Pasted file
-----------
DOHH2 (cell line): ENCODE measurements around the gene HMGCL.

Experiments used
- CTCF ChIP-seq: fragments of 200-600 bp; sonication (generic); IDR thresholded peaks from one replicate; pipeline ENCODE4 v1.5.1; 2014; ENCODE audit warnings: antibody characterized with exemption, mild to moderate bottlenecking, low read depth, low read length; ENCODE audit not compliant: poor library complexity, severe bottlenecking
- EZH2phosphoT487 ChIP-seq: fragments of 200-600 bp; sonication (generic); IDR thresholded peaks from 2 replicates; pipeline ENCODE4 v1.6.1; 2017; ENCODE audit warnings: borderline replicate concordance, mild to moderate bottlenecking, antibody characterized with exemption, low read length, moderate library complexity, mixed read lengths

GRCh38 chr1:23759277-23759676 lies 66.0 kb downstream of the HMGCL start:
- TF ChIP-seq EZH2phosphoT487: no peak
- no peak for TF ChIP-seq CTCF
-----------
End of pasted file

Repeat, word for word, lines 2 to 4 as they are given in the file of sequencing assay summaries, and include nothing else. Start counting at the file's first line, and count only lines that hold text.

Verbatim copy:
Experiments used
- CTCF ChIP-seq: fragments of 200-600 bp; sonication (generic); IDR thresholded peaks from one replicate; pipeline ENCODE4 v1.5.1; 2014; ENCODE audit warnings: antibody characterized with exemption, mild to moderate bottlenecking, low read depth, low read length; ENCODE audit not compliant: poor library complexity, severe bottlenecking
- EZH2phosphoT487 ChIP-seq: fragments of 200-600 bp; sonication (generic); IDR thresholded peaks from 2 replicates; pipeline ENCODE4 v1.6.1; 2017; ENCODE audit warnings: borderline replicate concordance, mild to moderate bottlenecking, antibody characterized with exemption, low read length, moderate library complexity, mixed read lengths